Walking up to Pena Palace, Sintra

We drove past “white villages” (so called because the houses and buildings are white stucco to help keep them cool in summer) to the western-most point of continental Europe, Cabo da Roca. It reminded me of the northern California coast, well-swept, rocky hills, yellow wildflowers, and a horizon that stretched for thousands of miles. I could imagine being a sailor wondering whether the earth was indeed flat, when might he return home, if ever. Beautiful. Lunch was fresh fish (flounder and snapper, which the chef proudly showed us before they were cooked) in the town of Cascais, almost as famous now for its expat community and wealthy celebrities, as its moniker “the Portuguese Rivera.”

Cabo da Roca, western-most point in continental Europe

I’d wanted to see the stain-glass windows in the southern morning light of Jeronimo Monastery along the coast of Lisbon. Doug and I walked five miles from the apartment to the monastery, only to realize we needed tickets. Nevertheless, the outside was worth the visit: incredibly detailed and many carvings on the huge structure. Not what one typically thinks of a monastery with the silent monks wearing brown frocks, walking quietly in the gardens.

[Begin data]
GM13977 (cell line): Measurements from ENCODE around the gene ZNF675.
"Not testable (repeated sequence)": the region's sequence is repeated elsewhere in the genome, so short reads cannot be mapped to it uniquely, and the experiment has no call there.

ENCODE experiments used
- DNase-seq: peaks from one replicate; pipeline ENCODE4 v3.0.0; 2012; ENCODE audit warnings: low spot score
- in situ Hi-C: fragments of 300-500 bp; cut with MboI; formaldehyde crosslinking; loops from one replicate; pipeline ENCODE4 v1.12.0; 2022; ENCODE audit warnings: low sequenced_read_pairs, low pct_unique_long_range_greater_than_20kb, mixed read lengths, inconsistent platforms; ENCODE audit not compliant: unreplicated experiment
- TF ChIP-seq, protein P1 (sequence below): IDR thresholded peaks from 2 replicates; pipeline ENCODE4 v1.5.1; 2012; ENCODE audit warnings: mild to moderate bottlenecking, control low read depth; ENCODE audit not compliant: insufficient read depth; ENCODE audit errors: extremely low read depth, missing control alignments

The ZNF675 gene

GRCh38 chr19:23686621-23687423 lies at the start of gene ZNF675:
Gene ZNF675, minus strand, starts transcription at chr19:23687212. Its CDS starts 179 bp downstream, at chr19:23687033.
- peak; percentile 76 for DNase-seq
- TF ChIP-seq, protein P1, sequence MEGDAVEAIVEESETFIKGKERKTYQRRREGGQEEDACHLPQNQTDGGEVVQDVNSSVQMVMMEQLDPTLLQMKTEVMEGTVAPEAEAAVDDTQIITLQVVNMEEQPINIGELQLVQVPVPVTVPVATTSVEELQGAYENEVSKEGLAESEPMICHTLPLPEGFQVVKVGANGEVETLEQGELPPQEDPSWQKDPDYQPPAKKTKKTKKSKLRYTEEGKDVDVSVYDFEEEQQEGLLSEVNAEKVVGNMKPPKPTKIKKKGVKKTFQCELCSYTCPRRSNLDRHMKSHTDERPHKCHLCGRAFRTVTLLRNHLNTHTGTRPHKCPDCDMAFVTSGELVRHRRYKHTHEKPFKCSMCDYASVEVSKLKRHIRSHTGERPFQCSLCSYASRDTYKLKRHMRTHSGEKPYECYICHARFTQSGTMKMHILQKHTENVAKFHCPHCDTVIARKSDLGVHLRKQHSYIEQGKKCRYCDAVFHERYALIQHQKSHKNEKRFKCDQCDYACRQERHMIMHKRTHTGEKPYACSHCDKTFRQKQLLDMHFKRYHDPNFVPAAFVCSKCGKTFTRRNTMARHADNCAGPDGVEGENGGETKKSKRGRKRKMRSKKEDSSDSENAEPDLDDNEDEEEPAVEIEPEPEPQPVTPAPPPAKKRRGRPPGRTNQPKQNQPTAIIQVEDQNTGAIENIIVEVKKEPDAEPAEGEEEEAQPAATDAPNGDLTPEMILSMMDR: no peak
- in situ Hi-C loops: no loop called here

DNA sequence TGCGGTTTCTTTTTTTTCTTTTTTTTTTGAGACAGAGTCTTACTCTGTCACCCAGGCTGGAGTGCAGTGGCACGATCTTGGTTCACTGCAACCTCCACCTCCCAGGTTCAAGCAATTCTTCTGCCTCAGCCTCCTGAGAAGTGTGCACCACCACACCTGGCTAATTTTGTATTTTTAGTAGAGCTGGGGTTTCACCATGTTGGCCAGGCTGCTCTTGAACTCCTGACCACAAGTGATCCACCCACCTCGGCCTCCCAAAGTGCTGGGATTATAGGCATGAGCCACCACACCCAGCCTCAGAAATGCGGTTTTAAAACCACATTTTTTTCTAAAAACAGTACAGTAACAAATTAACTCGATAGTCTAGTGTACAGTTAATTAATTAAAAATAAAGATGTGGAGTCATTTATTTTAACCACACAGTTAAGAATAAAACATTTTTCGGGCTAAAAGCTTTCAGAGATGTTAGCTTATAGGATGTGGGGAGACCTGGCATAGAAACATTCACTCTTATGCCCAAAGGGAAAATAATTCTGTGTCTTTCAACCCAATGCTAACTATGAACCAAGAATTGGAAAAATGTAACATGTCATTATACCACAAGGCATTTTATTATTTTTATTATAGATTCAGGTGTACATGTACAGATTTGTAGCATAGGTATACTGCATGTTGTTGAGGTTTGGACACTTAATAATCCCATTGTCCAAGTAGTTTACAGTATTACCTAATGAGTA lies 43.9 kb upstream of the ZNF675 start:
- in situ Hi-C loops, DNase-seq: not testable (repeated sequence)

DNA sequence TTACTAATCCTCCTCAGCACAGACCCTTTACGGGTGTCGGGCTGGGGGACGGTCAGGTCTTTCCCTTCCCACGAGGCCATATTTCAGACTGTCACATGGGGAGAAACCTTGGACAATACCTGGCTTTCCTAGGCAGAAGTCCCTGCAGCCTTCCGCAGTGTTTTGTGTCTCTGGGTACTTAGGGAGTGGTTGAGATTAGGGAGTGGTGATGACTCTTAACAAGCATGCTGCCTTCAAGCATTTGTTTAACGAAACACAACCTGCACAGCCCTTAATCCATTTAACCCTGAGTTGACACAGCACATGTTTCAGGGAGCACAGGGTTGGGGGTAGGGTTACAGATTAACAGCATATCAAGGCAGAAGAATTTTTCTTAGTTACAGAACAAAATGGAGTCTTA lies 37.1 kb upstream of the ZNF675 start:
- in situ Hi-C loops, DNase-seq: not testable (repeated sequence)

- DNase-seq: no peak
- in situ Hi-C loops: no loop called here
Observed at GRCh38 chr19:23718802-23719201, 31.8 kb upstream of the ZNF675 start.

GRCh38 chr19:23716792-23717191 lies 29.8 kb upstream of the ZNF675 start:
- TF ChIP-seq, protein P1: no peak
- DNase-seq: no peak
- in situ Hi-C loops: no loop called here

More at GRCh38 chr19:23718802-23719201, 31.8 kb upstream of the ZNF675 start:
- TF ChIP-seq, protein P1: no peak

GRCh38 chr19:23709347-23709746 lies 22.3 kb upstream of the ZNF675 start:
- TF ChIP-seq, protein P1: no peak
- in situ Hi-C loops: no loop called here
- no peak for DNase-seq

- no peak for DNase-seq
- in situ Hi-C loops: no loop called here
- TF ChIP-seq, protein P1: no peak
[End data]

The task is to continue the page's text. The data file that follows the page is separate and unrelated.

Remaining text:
Jerinomo Monastery

We ate and ate: pastries and bread (so good in Europe), octopus, oysters, lobster, and unnamed fish caught just off shore. We drank wine: reds and whites and green (yes!). We walked and walked. I missed running but wasn’t comfortable on the hilly cobbled streets in the wind. Unusual for me as I generally like to run in order to explore new places—maybe my body needed a break?

An azulejo tile mural of Portugal near the Castle

The best part of the vacation of course was spending time with Alex and Sami. I miss having them closer but we have more opportunities for adventures in Europe. Geneva in June before Doug and I spend a week hiking around Mont Blanc!

I am so grateful for my friend, Lisa, insisting we stay in her apartment in Chiado. The trip came together easily and while it was cold, the sun in Lisbon in winter is magical.